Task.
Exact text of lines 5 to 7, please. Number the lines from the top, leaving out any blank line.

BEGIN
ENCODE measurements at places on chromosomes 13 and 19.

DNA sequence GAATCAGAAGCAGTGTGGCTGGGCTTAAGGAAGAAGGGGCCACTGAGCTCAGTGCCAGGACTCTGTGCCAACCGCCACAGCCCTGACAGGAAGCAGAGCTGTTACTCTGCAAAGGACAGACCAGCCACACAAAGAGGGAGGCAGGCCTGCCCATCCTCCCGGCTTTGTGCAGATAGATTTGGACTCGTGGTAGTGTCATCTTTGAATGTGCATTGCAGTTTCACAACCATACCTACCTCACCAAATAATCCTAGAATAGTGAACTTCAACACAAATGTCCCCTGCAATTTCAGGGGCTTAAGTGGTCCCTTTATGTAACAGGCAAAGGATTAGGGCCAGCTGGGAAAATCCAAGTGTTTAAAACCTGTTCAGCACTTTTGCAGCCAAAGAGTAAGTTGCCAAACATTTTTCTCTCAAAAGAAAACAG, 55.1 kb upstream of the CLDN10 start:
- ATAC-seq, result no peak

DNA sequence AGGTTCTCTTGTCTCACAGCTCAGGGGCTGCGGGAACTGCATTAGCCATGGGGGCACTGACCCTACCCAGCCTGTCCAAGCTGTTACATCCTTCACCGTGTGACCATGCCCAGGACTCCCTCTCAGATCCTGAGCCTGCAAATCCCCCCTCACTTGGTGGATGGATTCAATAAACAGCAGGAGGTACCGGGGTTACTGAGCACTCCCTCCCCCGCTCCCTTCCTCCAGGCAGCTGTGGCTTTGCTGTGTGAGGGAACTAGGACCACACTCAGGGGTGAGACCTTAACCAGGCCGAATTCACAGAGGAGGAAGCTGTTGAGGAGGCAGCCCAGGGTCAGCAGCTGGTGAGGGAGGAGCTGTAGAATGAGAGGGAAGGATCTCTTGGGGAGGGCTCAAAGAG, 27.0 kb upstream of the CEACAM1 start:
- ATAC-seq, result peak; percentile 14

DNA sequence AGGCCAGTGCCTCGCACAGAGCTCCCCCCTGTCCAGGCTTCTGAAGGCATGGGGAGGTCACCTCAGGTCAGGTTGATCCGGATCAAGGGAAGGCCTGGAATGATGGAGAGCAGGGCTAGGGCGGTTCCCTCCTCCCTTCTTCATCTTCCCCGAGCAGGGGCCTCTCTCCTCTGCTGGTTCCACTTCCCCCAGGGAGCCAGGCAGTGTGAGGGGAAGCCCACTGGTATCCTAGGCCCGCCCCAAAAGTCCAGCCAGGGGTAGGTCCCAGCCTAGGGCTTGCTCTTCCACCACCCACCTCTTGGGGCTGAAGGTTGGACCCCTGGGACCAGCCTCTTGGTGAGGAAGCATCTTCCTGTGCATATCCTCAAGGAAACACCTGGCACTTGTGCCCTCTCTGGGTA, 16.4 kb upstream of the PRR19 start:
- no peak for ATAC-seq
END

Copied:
- ATAC-seq, result peak; percentile 14

DNA sequence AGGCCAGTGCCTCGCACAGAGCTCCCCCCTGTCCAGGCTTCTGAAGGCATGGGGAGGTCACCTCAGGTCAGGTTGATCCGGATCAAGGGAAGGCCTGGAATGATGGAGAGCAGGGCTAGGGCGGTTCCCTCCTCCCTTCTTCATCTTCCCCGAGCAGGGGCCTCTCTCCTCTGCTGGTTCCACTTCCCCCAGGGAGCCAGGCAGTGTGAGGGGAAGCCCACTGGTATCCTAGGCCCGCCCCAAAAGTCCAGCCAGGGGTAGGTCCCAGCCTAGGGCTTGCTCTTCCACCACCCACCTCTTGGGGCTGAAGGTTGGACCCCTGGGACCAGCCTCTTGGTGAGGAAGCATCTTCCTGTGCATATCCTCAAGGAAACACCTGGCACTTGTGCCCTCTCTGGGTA, 16.4 kb upstream of the PRR19 start:
- no peak for ATAC-seq